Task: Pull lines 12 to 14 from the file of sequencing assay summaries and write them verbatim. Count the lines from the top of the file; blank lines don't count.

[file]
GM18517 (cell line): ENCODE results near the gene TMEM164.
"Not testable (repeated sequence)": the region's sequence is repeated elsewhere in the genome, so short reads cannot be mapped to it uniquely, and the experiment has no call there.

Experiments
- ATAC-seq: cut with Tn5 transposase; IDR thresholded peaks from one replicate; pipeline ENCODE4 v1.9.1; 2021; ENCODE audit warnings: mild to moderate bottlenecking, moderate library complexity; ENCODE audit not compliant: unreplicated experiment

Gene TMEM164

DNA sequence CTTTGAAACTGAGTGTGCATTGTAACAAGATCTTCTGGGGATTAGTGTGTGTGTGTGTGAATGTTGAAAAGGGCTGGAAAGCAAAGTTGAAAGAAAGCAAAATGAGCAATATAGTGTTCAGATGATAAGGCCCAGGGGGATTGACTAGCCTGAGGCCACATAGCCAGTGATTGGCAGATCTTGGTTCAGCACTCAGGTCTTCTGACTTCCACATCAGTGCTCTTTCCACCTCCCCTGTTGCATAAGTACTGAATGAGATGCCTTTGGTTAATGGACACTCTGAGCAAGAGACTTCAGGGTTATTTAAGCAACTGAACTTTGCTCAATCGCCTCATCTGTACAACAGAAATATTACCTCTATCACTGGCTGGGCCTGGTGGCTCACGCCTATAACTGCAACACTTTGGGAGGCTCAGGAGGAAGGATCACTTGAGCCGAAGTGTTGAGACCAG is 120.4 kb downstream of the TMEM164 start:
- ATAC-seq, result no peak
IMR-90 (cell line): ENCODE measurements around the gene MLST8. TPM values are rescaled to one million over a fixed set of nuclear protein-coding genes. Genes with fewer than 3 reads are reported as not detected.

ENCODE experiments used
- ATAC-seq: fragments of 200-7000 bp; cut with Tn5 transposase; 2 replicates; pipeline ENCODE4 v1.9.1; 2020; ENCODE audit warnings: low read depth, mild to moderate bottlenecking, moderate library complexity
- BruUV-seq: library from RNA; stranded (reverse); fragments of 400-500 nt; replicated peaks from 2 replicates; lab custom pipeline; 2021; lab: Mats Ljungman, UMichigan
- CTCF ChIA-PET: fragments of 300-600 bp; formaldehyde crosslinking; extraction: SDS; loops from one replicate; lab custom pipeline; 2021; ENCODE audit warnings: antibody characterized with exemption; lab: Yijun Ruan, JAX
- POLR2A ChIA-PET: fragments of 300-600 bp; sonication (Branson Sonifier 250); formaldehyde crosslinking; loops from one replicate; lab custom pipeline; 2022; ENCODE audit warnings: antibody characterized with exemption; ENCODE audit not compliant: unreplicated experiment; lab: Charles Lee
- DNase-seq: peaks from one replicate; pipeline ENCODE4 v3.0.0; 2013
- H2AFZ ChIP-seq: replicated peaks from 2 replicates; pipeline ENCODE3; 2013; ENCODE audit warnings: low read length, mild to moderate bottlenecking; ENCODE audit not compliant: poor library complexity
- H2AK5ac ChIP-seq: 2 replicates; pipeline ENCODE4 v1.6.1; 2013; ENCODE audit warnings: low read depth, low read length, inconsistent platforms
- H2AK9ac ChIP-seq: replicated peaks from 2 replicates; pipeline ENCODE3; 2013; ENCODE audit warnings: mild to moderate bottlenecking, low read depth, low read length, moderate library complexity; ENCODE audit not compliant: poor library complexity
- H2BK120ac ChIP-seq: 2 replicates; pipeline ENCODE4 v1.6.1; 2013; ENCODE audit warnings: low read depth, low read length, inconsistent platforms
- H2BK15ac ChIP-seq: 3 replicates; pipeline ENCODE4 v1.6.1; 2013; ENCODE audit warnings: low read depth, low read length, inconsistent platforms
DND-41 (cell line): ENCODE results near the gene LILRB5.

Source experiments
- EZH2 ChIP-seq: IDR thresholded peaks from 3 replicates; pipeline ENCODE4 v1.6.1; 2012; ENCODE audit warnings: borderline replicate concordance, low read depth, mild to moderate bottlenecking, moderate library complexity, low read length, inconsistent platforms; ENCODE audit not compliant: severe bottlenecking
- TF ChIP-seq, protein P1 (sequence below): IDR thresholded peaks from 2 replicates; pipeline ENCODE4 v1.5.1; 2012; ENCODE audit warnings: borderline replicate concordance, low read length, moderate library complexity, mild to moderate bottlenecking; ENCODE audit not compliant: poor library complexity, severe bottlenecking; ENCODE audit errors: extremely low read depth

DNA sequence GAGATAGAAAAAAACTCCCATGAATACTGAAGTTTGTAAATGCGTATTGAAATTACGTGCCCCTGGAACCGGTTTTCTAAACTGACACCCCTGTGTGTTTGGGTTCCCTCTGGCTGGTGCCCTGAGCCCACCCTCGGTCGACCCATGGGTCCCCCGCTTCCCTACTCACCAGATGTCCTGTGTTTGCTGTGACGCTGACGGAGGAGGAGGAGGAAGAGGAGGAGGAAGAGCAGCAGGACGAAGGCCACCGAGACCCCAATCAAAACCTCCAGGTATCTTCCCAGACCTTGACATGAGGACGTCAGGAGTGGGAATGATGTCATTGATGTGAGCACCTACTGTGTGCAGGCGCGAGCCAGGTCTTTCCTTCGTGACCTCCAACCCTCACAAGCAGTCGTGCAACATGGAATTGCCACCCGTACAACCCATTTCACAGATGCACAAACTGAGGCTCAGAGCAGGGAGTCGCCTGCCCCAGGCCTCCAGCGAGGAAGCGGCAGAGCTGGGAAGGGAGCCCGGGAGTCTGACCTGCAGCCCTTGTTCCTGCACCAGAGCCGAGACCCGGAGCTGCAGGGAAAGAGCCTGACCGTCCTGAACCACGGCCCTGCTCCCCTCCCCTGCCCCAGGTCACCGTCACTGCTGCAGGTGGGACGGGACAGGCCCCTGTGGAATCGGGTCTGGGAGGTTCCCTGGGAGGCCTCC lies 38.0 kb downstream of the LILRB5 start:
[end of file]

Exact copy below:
- CTCF ChIA-PET: fragments of 300-600 bp; formaldehyde crosslinking; extraction: SDS; loops from one replicate; lab custom pipeline; 2021; ENCODE audit warnings: antibody characterized with exemption; lab: Yijun Ruan, JAX
- POLR2A ChIA-PET: fragments of 300-600 bp; sonication (Branson Sonifier 250); formaldehyde crosslinking; loops from one replicate; lab custom pipeline; 2022; ENCODE audit warnings: antibody characterized with exemption; ENCODE audit not compliant: unreplicated experiment; lab: Charles Lee
- DNase-seq: peaks from one replicate; pipeline ENCODE4 v3.0.0; 2013